OAKLAND -– The Spurs will get old, the Clippers may implode and the Rockets continue to search for their soul.
The Mavericks still revolve around Dirk Nowitzki, whose legs have logged more minutes than all but 19 players in NBA history. Marc Gasol might be walking from Memphis next summer, and LaMarcus Aldridge could blaze a trail out of Portland.
The only two teams that appear to be locked and loaded to compete for Western Conference supremacy this season and beyond are the Warriors and the Thunder, who meet Monday night at Oracle Arena.
[POOLE: Warriors brace for another dose of Durant]
Their rivalry is not as combustible as Warriors-Clippers, but it's intense enough that it could challenge that in the coming months and years. Their meeting Monday will be the third of the season and the second in 19 days.
You could say they're becoming quite familiar with each other.
"It's just two very good teams that are trying to force their will on the other team," Andre Iguodala said. "It's like two walls of steel clashing. And we're seeing who's going to bend first.
"It's always a lot of fun going against those guys. They have a bit of an edge to them. We have a few young guns that are really trying to show the league who they are."
After being dominated by the Thunder in recent years, losing 15 of the last 21 meetings prior to this season, the Warriors are fighting back. They've won both games this season and a victory on Monday would give them their first season-series win since the franchise left Seattle after the 2007-08 season.
After winning won the league's MVP award last season, Thunder star Kevin Durant has been superb but also has missed 23 of OKC's 34 games. Meanwhile, Warriors star Stephen Curry has been a rock, putting himself in the thick of the MVP race for this season.
And now that Durant is back, partnering with electrifying guard Russell Westbrook –- who missed the first four weeks of the season -– OKC is making a push to return to the playoffs for the sixth consecutive season.
"It's what everybody expected," Warriors coach Steve Kerr said. "They've been hit hard with their main two guys, injury-wise. But they have such a good foundation there. Even when they were without both of them, we went to Oklahoma City and had a rough time. They defend and they compete every night. You know they're bringing that. And when they've got everybody healthy, they've got all that talent and it's a great combination."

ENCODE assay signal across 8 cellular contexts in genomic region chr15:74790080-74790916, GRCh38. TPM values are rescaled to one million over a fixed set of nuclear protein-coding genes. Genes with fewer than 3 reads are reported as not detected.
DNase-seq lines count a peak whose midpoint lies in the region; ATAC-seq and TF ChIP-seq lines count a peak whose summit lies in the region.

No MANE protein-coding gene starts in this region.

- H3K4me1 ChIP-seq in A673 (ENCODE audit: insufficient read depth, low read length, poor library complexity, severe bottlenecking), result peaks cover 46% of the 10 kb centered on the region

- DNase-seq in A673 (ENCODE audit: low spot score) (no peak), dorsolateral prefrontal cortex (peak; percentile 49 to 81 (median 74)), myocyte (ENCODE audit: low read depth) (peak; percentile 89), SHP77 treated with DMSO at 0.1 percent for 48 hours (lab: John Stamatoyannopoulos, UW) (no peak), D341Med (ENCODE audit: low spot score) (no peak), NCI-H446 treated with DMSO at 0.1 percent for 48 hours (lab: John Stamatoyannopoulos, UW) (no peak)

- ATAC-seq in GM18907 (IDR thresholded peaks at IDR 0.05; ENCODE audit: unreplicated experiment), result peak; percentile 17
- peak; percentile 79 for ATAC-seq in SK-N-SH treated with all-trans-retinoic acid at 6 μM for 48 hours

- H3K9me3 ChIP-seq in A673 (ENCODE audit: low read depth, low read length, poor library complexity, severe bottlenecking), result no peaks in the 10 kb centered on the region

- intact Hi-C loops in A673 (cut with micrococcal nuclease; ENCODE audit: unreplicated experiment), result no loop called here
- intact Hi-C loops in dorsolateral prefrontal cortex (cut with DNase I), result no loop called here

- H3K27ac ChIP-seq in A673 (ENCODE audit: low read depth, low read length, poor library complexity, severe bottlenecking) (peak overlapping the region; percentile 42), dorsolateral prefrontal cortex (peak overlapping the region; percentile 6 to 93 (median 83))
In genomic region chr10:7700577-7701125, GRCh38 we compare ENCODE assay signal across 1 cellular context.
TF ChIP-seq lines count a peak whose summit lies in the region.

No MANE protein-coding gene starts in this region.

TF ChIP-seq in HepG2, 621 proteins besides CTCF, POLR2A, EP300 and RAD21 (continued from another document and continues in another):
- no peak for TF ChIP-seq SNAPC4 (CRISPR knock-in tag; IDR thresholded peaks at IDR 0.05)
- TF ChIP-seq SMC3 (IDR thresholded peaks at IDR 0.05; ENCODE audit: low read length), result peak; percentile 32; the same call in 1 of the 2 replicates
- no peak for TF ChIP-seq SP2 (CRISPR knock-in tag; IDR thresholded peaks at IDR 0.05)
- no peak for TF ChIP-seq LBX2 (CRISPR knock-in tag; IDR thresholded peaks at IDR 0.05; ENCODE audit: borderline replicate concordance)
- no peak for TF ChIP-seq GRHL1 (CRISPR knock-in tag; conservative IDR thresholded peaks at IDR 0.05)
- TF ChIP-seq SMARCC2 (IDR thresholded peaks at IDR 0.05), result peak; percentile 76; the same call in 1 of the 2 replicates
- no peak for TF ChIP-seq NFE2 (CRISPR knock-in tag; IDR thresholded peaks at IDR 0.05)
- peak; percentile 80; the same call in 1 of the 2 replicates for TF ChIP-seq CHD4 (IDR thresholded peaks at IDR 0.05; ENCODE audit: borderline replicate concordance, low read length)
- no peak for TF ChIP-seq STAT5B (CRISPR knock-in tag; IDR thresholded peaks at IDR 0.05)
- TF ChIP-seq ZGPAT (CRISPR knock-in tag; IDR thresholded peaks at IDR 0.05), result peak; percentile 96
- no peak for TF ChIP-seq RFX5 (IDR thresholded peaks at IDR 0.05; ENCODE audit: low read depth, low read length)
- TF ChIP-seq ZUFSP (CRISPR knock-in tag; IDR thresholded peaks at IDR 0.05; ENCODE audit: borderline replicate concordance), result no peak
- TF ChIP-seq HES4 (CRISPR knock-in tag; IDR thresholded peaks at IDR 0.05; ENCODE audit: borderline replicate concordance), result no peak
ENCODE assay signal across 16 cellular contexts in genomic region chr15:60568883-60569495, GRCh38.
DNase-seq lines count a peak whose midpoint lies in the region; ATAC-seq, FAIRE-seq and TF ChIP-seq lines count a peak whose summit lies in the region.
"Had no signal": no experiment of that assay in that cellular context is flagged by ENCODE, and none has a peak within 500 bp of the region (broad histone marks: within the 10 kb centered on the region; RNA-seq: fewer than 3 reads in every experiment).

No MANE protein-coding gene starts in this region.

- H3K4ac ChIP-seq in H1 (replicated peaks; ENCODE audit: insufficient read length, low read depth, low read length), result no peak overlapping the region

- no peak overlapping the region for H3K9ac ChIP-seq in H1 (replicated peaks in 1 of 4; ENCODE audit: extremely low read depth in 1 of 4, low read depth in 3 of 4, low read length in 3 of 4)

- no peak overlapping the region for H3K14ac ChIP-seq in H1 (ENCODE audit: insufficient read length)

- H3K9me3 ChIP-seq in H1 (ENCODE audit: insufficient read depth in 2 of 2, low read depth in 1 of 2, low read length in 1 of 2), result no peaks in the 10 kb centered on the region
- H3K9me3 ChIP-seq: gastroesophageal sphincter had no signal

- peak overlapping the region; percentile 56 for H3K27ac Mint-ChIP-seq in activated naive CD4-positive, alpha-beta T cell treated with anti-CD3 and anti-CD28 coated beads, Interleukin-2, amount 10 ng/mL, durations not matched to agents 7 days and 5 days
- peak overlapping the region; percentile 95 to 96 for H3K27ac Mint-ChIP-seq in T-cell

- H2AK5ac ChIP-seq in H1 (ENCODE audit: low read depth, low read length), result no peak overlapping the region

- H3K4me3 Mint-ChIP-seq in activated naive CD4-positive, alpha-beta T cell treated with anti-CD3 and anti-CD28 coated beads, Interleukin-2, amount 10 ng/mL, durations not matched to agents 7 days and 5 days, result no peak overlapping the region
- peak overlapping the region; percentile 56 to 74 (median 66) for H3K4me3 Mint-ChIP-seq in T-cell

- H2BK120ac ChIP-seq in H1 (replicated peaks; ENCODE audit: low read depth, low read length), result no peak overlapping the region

It makes for tremendous basketball when these teams meet. In three games last season, the teams were separated by a total of six points. The Warriors posted a one-point win at home (116-115) on an Iguodala buzzer-beater before dropping the final two meetings, including one in overtime, in Oklahoma City.
The Warriors have won each of the first two meetings this season, both by five.
"You know it's going to be a tough game," Draymond Green said. "If you don't come out and play your game and raise your level, you'll probably get blown out."
Indeed, the two biggest obstacles between the Warriors and the NBA Finals in 2015 and 2016 appear to be their own health and the potent presence of Durant.
Durant can become an unrestricted free agent in 2016. He's clearly a franchise player, and OKC management has vowed to do all it can to keep him. Yet the folks in the Washington D.C. area, where he grew up, dream of Durant joining the Wizards.
Curry also can become a UFA in 2016. He's clearly the Warriors' franchise player and CEO Joe Lacob surely will back up the truck. Yet there are people in Curry's native Charlotte that cling to the fantasy of a homecoming.
For now, Warriors-Thunder, like Curry-Durant, is a marquee matchup that promises the best in NBA entertainment. And there still is room for the emotions to grow.